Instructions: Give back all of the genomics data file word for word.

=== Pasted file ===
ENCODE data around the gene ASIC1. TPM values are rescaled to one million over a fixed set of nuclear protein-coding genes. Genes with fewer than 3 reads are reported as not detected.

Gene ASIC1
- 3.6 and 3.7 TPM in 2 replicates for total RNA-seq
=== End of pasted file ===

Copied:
ENCODE data around the gene ASIC1. TPM values are rescaled to one million over a fixed set of nuclear protein-coding genes. Genes with fewer than 3 reads are reported as not detected.

Gene ASIC1
- 3.6 and 3.7 TPM in 2 replicates for total RNA-seq